Shaft (Criterion Collection): 4K UHD Review

Arriving on 4K UHD this week is Gordon Parks’ 1971 classic, Shaft, starring Richard Roundtree. This 3-disk set which also includes a Blu-ray of the sequel Shaft’s Big Score was prime for a Criterion Collection release. Roundtree’s performance as John Shaft is an iconic one. There have been imitators, but very few could duplicate the actor’s utter coolness. Black Dynamite may be an exception, but that is more of a spoof. I am sure nobody expected Shaft to become a franchise and even spawn a remake/reboot starring Samuel L. Jackson.

I have always loved the opening credits to Shaft and seeing the title character walking down the early 1970’s New York City streets with all of those seedy movie marquees hovering over him. What makes it even richer is Isaac Hayes’ iconic theme song.  Can you dig it? Set in 1971, Detective John Shaft has been hired by Harlem mobster “Bumpy” Jonas (Moses Gunn) to find his daughter, who has been kidnapped.  It turns out she was taken by some Italian gangsters who are holding the girl captive with the intention to have “Bumpy” give up some of his highly profitable businesses.

What’s unique about Shaft is that there really aren’t any good guys here. There are the cops who are generally not all that great, but Shaft is working for a bad guy to help bring down other bad guys. While the film isn’t loaded with action, Parks’ still manages to keep the story moving along rather swiftly. I love the simplicity of the narrative. What I love even more is the gritty New York City setting. Everything looks so dark and gritty, but in a beautifully poetic way.  This is where Criterion’s new 4K restoration comes into play. Taken from the original 35mm camera negative, the transfer maintains the gritty look of the original film. Since the movie came out in theaters two years before I was born, I never got to see Shaft on the big screen. However, I would like to think this presentation from Criterion is the closest I will ever come to seeing the original presentation. It is the exterior New York shots that look the best, but the close-ups of character’s faces are also quite detailed. From the moment we hear the Shaft theme song, we know the film is going to sound good.  We get the original monaural soundtrack which was remastered. Now, this isn’t going to be the best sounding 4K release, but it gets the job done.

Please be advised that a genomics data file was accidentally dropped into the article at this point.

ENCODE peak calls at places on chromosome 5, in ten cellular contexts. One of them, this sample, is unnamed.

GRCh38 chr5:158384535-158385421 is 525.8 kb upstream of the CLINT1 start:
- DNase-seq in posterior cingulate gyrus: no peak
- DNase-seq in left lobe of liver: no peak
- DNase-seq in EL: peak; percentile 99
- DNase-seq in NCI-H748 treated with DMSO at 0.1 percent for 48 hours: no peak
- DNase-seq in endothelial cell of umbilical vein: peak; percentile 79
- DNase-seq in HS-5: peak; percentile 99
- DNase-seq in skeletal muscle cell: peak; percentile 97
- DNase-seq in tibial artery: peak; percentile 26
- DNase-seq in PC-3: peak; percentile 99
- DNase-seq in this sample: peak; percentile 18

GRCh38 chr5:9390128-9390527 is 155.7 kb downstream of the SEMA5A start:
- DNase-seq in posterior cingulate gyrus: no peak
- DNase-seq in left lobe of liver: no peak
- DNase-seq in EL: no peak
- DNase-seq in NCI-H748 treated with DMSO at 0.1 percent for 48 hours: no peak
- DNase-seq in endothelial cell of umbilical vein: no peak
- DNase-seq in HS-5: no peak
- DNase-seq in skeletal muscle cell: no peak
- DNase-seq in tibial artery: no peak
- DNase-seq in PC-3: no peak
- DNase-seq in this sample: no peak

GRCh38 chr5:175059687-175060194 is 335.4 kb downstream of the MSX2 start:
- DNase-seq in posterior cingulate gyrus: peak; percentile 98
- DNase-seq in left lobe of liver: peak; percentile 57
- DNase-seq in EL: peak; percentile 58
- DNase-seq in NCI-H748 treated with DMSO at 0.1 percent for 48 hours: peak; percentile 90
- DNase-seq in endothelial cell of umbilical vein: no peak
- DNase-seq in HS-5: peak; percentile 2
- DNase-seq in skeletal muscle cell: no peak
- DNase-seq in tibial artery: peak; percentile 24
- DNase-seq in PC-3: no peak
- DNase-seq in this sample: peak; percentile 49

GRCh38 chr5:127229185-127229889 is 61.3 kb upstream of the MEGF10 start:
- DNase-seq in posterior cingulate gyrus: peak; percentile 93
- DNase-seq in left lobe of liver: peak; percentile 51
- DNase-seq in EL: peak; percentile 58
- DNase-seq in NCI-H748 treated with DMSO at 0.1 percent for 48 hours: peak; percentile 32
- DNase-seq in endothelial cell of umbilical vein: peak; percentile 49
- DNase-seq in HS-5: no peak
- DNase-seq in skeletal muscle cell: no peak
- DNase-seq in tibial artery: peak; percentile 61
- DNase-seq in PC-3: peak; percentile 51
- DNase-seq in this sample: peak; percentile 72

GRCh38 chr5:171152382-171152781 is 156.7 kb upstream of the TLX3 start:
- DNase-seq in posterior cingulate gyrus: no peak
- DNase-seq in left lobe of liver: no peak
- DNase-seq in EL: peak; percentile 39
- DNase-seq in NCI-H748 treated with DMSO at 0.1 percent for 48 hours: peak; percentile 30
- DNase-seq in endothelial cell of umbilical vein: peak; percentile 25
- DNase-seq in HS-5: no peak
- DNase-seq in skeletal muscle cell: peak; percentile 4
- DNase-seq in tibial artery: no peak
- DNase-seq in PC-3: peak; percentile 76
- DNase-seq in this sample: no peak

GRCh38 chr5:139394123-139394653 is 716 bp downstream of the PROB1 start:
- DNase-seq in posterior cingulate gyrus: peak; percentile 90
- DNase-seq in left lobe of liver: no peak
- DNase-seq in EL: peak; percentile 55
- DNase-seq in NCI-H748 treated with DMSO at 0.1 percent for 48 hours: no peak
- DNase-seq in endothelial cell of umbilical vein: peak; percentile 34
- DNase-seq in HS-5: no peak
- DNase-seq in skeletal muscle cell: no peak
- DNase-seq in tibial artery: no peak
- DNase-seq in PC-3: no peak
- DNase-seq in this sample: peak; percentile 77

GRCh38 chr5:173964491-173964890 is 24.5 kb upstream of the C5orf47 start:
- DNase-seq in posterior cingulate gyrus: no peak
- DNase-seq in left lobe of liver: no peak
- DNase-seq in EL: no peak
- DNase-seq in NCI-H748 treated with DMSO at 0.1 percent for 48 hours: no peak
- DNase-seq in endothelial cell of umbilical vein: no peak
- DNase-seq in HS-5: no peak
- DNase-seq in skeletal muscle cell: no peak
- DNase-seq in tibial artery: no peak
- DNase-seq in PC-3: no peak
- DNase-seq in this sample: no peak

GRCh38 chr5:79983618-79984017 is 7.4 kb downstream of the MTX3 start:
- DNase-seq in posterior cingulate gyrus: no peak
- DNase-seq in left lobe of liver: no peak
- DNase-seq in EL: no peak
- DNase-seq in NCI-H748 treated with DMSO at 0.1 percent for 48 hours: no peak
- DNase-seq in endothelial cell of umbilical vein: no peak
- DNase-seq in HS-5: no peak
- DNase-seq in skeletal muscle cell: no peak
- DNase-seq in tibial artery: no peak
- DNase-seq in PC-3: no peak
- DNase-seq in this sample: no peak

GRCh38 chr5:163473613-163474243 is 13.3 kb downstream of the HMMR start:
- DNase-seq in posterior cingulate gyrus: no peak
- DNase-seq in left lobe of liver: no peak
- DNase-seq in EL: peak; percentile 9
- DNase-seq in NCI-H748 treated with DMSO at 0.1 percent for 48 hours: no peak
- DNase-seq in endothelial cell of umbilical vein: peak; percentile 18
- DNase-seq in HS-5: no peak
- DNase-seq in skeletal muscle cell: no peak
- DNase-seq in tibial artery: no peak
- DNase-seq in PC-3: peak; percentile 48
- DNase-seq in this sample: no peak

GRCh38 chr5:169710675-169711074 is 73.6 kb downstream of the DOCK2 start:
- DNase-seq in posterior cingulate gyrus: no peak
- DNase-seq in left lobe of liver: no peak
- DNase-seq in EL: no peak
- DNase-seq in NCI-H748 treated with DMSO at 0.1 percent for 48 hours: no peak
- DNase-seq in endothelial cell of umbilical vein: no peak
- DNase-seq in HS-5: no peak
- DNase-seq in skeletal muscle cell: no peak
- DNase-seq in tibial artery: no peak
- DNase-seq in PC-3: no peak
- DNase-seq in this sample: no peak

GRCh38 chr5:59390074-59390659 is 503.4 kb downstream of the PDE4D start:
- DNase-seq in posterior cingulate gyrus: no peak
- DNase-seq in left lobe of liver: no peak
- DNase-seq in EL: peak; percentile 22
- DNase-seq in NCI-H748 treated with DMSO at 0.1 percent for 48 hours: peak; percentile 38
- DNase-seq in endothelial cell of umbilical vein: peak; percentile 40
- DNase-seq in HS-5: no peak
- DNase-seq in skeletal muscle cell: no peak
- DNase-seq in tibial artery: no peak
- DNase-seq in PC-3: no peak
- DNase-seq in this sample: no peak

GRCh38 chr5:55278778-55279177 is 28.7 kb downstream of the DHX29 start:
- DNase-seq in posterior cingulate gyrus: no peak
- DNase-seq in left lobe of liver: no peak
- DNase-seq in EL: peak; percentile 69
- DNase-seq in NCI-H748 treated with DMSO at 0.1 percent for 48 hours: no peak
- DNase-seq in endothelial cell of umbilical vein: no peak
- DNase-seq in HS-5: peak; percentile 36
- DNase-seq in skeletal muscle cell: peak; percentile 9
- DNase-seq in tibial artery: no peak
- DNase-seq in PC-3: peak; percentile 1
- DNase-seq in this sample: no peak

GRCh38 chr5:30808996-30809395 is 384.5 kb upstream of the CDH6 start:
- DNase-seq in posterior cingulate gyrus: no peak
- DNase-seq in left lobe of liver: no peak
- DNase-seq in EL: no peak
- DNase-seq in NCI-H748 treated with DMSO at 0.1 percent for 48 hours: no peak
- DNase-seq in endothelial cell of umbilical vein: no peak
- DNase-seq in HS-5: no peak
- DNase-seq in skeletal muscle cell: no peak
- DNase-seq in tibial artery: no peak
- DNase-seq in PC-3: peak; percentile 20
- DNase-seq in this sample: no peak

We are given a nice allotment of bonus content as well. As mentioned prior, we get 1972’s Shaft’s Big Score, even though that is not a 4K disk. There is also a new doc about the making of the film. If you are a fan of the Shaft series, I highly recommend grabbing the new 4K from Criterion.

Special Features:

  • New 4K digital restoration, with uncompressed monaural soundtrack
  • Alternate uncompressed stereo soundtrack remastered with creative input from Isaac Hayes III
  • In the 4K UHD edition: One 4K UHD disc of the film presented in Dolby Vision HDR and two Blu-rays with the film and special features
  • Shaft’s Big Score!, the 1972 follow-up to Shaft by director Gordon Parks
  • New documentary on the making of Shaft featuring curator Rhea L. Combs, film scholar Racquel J. Gates, filmmaker Nelson George, and music scholar Shana L. Redmond
  • Behind-the-scenes program featuring Parks, actor Richard Roundtree, and musician Isaac Hayes
  • Archival interviews with Hayes, Parks, and Roundtree
  • New interview with costume designer Joseph G. Aulisi
  • New program on the Black detective and the legacy of John Shaft, featuring scholar Kinohi Nishikawa and novelist Walter Mosley
  • A Complicated Man: The “Shaft” Legacy (2019)
  • Behind-the-scenes footage from Shaft’s Big Score!
  • Trailers
  • English subtitles for the deaf and hard of hearing
  • PLUS: An essay by film scholar Amy Abugo Ongiri

By: Marc Ferman